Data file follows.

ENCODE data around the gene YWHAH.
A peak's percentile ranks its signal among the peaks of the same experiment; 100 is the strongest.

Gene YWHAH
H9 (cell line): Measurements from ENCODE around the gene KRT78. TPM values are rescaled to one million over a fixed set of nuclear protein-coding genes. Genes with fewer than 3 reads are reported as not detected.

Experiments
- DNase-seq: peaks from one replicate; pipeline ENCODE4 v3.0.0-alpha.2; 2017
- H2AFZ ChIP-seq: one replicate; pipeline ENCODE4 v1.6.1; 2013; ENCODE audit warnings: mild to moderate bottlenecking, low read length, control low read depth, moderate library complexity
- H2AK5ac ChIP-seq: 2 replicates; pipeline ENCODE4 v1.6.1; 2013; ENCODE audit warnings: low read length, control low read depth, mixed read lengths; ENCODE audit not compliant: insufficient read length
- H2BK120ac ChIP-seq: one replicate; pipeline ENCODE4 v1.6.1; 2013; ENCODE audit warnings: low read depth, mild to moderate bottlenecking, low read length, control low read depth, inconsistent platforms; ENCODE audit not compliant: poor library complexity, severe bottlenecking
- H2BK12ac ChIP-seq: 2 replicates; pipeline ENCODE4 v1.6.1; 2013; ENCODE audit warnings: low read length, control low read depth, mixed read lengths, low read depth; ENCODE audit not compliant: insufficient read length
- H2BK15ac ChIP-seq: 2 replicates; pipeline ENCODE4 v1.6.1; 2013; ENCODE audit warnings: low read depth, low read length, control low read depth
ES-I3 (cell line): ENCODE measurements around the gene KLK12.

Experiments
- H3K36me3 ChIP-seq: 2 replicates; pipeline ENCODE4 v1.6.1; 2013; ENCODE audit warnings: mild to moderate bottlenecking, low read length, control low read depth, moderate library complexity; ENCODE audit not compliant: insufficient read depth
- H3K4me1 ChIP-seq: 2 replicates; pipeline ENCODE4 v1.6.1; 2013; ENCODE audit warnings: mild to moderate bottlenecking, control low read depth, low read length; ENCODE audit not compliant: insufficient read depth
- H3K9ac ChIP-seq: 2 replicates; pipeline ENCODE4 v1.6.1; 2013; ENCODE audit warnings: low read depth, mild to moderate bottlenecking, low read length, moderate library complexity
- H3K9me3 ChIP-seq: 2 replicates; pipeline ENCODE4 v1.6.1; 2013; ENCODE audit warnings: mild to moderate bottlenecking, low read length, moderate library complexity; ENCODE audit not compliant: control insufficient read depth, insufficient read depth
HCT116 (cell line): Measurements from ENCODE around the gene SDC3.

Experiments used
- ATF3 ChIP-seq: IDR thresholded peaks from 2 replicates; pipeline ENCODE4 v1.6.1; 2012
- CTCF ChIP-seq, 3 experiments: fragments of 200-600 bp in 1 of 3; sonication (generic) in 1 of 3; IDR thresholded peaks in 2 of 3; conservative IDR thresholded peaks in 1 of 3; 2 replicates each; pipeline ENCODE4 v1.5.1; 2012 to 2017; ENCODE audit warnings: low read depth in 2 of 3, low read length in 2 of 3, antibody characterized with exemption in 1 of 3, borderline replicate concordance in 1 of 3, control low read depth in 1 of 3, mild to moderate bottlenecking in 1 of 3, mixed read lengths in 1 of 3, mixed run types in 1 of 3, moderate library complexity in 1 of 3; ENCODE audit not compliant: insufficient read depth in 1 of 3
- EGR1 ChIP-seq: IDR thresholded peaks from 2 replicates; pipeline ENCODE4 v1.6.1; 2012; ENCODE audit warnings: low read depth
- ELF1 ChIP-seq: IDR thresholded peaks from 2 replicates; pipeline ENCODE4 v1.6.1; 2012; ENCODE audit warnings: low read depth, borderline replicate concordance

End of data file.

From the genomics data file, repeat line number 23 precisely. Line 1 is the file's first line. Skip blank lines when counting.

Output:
- ELF1 ChIP-seq: IDR thresholded peaks from 2 replicates; pipeline ENCODE4 v1.6.1; 2012; ENCODE audit warnings: low read depth, borderline replicate concordance